Chris Bullinger has today released his new album titled ‘How To Bleed’. Avant rock with a signature sound, Chris takes his music and wraps his original voice around each track and divides his music into a set of totally outside-the-box earnest and timeless music.
Each song is memorable in it’s own right, but together we get a glimpse of the mind behind the music. Think old school flavor with new age charm. While you get that feeling, as you listen, that each song is telling a story, you realize that the story is the music itself. And that story is ongoing.
About ‘How To Bleed’
The 12-track collection examines the human condition, exploring the emotions and the struggles of a man aiming to persevere while being dealt an intricate hand. Despite the subjects, Bullinger creates a positive atmosphere, even amid life’s challenges, through effervescent lyrics and an informal and casual songwriting approach. How To Bleed is available to stream or download on all major streaming platforms.
“Lou Reed made an album a while back with just two guitars, a bass, and a drum,” Bullinger says, regarding the straightforward approach to the album. “It is strange to think that that was a crazy concept. His point was, what else do ya really need? I agreed, so that’s what we did on How To Bleed.”
Chris Bullinger’s personality, which runs rampant throughout How To Bleed, can possibly be best described by one phrase: Chris doesn’t like being told what he can’t do. His musical talent has consistently demonstrated an ability to perceive both the splendor and suffering inherent in life, and then present them in tandem with his own distinctive style. He posits that songwriting is built on three fundamental pillars: observation, deep empathy, and rhythmic expression. As such, he is a discerning chronicler of human experiences, frequently honing in on a single, significant moment, empathetically engaging with it, and then amplifying that instance through rhythm.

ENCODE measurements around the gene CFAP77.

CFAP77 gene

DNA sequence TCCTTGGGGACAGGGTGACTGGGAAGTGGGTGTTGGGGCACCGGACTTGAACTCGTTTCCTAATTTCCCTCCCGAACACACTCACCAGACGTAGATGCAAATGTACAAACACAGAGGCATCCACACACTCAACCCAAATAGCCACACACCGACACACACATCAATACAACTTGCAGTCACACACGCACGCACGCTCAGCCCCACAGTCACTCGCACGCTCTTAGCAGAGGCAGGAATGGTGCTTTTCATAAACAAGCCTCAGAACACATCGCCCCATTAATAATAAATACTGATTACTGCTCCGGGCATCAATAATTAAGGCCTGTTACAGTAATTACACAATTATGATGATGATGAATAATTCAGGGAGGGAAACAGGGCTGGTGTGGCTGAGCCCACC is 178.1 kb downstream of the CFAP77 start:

This perspective on life is palpable on the album’s title track, “How To Bleed,” as well as the previous single, “Flowers in the Rain,” and “Up On Blocks,” the debut single from How To Bleed.
“This story ends about the way it begins with a slightly different attitude, which—like in life—makes all the difference,” Bullinger said. Produced by Josh Halper and Harrison Luna and engineered and mixed by Drew Carroll, both tracks represent the second chapter of The Bomb Shelter Trilogy, named after the studio in Nashville, Tennessee, where three full-lengths will be recorded. With radiant energy that exudes a carefree, happy environment built from a sometimes imperfect world, How To Bleed is an album that speaks to the common man’s heart.
About Chris Bullinger
In the second grade, Chris Bullinger was told that he can’t sing. But Chris doesn’t like being told what he can’t do. He began writing poetry at a young age and songs sometime thereafter. Born and raised in the Midwest, Chris has lived here and there and now spends a lot of time in Nashville and Asheville. His musical influences include Bob Dylan, Townes Van Zandt and Steve Earle.
Chris writes about truth more than fact. He believes the process of songwriting — and art in general — comprises three key components: observation, empathy, rhythm. Accordingly, he is an astute observer of the human condition, often focusing on one key instant, empathizing with it, and then expanding that moment through rhythm. This technique results in a creation that is both personal and universal, as Chris draws from succinct instances of personal human existence, which necessarily are relatable to the observer.
Chris is a champion of the underdog. He’s been known to take strays home, and he’s been known to wander. He sees the beauty and pain in existence. And every now and then he’s fortunate enough to put a tune to it.
Chris has written more than a hundred songs and a thousand poems, and recorded a couple albums back in the day. He took a hiatus after those first two albums for reasons unknown, or at least unexplained but he went back in the studio to make album three: True Rendition, which will be released soon. The hiatus is over: Chris can sing.